Blind Spot: Gun Crazy

The union of sex and violence has been a long standing theme in film. While the American obsession with guns has been well documented, few have embraced the almost sinful allure of guns like Joseph H. Lewis’ Gun Crazy. The characters in Gun Crazy not only enjoy shooting, but have a weird obsession with guns in general.

From a very young age Barton Tare (John Dall), known as Bart to friends, has always been drawn to guns. The compulsion is so strong that as a child he attempted, unsuccessfully mind you, to steal a gun from a local shop. As a result of his actions, Bart was sent off to reform school before eventually spending time in the military. Years later Bart returns home a man with a new outlook on life. His love of guns is still present, in fact he has developed into quite the marksman, but he no longer feels the need to resort to criminal activities. That of course all changes when he meets the beautiful, and equally talented with a pistol, Annie Laurie Star (Peggy Cummins). A sharp-shooting performer in a traveling carnival, Annie is taken by Bart’s skills during a shooting contest that Annie rarely loses.

While Annie’s love of guns is similar to Bart’s, she will not hesitate to use them on another human being if required. This is a direct contrast to Bart who freezes up in fear at the mere thought of killing any living creature. Despite being warned by a fellow carnival performer that Annie “ain’t the type that makes a happy home,” Bart falls madly in love with her and the two quickly wed and begin a whirlwind romance. Unfortunately for the couple, their happy union seems to hit a wall when money runs low. This does not sit well with Annie who is a woman that expects her man give her the world, even if that means breaking the law to do it.

Bart is uneasy with the idea of robbing others at gunpoint as someone may accidentally get hurt. However, he cannot resist the sensual allure that Annie has over him. Soon the couple embarks on a cross country crime spree that spirals out of control and sends them down a dangerous path. As the law closes in on them, Bart is forced to question how much he is truly willing to sacrifice for Annie.

Gun Crazy is a noir film that firmly has its feet planted in the B-movie world. Joseph H. Lewis takes great pleasure in exploiting the sensual connection that Bart and Annie have in relation to their love of guns. Annie in particular is viewed as the femme fatale whose sexuality has an intoxicating power over Bart. Lewis even pushes the boundaries, as far as he could in the 1950s, in regards to how both violence and sexuality are depicted on screen. Gun Crazy clearly laid the ground work for similar genre films that would come later on, most notably Bonnie & Clyde and Natural Born Killers, to take this exploration even further.

Despite its pulpy tone, or maybe because of it, there is something oddly appealing about the film. Though Lewis only provides surface explanations for the characters’ motivations, he still manages to make them real people. Whenever the question is raised about Annie’s true intentions, Lewis quickly reminds the audience that Bart and Annie are kindred spirits. Individually both suffer from severe trauma that can be pointed back to a key incident in their life involving a gun. Annie in particular is a compelling character because guns are both the cause and solutions to many of her problems. It is a vicious cycle that she shows no signs of breaking. This is probably one of the reasons why they are so accepting of each others’ flaws.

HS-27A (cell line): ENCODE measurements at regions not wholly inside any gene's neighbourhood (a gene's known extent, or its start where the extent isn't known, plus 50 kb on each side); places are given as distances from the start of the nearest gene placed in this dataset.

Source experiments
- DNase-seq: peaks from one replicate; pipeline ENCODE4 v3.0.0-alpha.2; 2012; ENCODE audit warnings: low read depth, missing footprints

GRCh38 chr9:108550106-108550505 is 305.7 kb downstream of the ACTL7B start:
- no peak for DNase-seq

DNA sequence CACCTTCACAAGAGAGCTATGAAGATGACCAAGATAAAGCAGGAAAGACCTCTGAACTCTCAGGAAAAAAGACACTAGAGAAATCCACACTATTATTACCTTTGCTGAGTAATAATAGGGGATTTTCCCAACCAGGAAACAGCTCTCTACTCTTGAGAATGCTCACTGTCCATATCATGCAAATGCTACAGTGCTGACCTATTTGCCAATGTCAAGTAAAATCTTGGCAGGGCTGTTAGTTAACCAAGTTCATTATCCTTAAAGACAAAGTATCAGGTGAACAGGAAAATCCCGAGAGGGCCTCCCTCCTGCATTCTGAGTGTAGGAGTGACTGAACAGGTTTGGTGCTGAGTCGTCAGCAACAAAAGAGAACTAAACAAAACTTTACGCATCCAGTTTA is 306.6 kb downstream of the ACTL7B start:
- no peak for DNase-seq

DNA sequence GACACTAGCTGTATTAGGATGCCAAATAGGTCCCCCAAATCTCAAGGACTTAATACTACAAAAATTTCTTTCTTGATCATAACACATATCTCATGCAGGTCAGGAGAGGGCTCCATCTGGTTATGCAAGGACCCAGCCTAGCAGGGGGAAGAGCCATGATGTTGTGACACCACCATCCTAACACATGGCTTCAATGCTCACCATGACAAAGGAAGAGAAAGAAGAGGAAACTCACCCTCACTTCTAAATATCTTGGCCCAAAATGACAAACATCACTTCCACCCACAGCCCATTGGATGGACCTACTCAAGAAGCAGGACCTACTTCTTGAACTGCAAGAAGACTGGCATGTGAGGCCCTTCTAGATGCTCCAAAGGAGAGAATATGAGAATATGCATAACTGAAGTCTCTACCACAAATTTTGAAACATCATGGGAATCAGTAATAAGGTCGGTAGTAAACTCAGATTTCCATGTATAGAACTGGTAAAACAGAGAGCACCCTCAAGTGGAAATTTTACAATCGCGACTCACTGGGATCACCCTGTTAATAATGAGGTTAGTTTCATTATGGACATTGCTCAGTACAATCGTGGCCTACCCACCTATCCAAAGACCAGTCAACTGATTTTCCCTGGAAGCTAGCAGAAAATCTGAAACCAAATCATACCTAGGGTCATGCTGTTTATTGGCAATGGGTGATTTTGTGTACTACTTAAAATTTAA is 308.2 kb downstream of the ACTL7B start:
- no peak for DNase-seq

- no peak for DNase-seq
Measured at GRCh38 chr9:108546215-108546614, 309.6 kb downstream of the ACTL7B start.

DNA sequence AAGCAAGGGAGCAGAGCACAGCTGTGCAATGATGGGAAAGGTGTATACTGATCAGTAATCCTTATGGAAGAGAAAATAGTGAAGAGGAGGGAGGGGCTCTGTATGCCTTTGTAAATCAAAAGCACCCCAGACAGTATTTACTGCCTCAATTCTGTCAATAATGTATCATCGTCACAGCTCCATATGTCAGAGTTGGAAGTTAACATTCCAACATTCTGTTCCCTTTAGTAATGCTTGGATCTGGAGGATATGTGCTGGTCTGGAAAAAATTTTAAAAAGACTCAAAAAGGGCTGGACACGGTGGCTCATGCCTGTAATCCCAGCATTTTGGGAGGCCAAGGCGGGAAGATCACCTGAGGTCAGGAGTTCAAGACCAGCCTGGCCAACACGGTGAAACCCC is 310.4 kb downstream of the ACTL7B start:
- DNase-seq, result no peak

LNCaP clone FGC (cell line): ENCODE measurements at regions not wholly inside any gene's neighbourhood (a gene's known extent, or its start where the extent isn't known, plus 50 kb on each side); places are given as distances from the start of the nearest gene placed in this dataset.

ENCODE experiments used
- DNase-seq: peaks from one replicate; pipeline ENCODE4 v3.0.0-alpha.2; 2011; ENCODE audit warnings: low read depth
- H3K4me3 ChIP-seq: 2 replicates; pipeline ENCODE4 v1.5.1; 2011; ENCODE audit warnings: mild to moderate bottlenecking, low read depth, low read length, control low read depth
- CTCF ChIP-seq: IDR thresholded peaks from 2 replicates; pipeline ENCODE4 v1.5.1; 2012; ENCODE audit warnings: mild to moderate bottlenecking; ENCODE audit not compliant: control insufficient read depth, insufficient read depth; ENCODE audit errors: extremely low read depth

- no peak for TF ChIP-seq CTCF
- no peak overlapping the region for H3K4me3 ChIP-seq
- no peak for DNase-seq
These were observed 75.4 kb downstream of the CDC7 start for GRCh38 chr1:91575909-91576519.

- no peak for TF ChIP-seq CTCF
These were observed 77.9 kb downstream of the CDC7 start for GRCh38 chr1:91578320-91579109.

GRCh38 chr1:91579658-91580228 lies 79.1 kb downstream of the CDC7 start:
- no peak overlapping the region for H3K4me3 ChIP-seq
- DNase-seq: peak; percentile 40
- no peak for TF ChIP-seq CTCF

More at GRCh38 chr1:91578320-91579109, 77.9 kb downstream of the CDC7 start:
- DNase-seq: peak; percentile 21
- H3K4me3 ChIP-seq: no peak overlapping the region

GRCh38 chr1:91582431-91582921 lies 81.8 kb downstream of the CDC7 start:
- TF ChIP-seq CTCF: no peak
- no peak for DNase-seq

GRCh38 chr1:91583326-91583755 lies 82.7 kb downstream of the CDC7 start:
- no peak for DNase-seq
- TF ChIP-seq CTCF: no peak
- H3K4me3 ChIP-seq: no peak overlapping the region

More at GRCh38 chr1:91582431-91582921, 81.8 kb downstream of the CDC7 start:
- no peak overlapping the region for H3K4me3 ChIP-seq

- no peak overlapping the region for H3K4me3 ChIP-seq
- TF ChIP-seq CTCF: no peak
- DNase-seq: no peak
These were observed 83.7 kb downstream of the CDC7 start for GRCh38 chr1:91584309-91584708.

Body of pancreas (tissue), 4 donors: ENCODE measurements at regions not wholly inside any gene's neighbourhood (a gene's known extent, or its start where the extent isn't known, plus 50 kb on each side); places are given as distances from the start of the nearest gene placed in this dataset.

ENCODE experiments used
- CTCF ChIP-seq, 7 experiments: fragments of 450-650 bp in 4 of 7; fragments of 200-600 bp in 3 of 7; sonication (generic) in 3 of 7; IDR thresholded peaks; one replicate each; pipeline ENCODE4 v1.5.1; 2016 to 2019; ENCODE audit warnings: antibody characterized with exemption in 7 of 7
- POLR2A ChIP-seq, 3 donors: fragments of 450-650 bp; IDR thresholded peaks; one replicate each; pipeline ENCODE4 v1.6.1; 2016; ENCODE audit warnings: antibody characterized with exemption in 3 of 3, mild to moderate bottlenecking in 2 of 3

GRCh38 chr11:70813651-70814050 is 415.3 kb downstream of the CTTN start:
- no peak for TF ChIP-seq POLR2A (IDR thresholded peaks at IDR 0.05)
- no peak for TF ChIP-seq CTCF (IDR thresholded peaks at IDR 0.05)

The way Lewis films many of the scenes allows the audience to feel like a fly on the wall during the couples exploits. In several of the car scenes, he firmly plants the camera at the back of the car to give the illusion that the audience is in the backseat of the getaway car. The tension in the film remains high thanks to the way Lewis selectively uses his close up shots. A perfect example of this can be found early on when Annie’s jealous carnival boss, Packett (Berry Kroeger), is upset that Annie has rejected his romantic advances in favour of Bart. In a rage he tries to throw a mirror at Bart, but is stunned when Bart shoots out the mirror while still in Packett’s hands. At that moment no words need to be said, Lewis merely shows a seething Packett through the reflection of the shattered mirror. It is a brilliant moment that sets the stage for how far Bart will go for love.

At its heart Gun Crazy is a love story, albeit an odd one, about two unique souls destined to be together. It is a film that is not afraid to embrace, and exploit, the fascination that Americans have with guns. The power and riches that having a gun can provide is just as alluring as the men and women who carry them. Gun Crazy is far from a politically correct film, but it does offer a wonderfully uncompromising view of the world Bart and Annie exist in. Though it does not get the same acclaim as many of the films it has clearly influenced, Gun Crazy is a film whose love story and social commentary, like its characters, always hits the mark.